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Poverty-related stress impacts school start


Children, stress and school. A bad combination. Now studies show that stress in the lives of poor children is one cause for the achievement gap between kids with money and kids without. They start out behind in part because of the stress in their lives.

Executive functioning is considered important for regulating behavior, managing new and potentially confusing information, adjusting to school and making academic progress in the early elementary grades. The ability to executive function develops in early childhood, and can be compromised by stress. The goal of the study was to find out if executive functions were compromised by stress in children’s lives.

Looking at 1300 children from low income families, they examined their lives between the ages of seven and 24 months including demographic characteristics, the household environment (safety and noise levels), and the quality of parenting (maternal sensitivity, detachment, and intrusiveness). They also looked at the stress indicator cortisol and administered a battery of tests on executive functioning when the children were three years old.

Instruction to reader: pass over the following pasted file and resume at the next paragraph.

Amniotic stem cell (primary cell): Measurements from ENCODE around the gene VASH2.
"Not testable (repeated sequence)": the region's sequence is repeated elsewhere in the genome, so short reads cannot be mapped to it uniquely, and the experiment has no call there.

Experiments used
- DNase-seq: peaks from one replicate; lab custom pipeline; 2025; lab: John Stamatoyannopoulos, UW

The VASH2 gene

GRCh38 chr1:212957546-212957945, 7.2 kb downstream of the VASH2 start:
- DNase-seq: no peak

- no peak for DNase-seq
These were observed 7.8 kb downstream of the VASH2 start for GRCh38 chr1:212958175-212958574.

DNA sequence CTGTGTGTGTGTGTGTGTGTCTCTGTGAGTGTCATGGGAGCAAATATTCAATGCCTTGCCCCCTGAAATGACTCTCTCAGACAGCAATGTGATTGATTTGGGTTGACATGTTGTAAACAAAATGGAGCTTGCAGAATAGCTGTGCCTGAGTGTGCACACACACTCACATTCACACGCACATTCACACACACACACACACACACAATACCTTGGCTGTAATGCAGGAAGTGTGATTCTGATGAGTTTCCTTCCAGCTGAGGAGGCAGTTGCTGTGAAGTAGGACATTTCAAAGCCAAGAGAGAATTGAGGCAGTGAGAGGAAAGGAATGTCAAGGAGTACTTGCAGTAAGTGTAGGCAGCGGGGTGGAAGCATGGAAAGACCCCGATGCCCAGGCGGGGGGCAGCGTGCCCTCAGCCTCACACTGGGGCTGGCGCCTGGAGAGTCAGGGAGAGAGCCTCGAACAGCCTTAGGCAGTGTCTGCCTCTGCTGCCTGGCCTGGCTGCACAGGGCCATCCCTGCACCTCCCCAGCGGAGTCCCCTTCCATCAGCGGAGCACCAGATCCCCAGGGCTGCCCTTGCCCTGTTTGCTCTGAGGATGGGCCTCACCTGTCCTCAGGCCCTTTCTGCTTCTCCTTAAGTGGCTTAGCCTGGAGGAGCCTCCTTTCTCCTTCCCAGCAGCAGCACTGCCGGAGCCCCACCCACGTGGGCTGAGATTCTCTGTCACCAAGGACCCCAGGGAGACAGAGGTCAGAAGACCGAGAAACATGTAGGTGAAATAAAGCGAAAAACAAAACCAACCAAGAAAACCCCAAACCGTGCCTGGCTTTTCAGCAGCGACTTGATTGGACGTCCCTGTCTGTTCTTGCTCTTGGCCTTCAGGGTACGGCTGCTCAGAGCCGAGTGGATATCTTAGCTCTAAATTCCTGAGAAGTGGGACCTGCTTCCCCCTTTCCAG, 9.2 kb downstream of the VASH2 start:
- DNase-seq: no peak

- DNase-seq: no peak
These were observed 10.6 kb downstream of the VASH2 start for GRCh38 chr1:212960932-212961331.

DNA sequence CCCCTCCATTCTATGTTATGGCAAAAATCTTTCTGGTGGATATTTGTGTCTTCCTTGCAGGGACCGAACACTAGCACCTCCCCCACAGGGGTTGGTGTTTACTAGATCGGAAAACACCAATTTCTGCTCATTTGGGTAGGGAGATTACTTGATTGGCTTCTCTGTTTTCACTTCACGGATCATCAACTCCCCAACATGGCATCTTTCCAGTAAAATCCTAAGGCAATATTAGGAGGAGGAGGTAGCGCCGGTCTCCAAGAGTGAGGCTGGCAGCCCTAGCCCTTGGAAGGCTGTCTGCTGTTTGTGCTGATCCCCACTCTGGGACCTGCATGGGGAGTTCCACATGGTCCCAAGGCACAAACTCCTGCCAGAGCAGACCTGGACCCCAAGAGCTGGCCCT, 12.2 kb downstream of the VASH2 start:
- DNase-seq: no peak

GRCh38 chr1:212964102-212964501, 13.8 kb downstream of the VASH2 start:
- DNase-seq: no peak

They discovered the children received less parenting and had higher levels of cortisol. Stress was higher in the black kids as opposed to the white kids. The higher levels of cortisol were associated with lower executive functioning.

“In sum, early stresses in the lives of children living in poverty affect how these children develop executive functions that are important for school readiness,” said Clancy Blair, professor applied psychology at New York University, who led the study.

Source: ScienceDaily, Child Development

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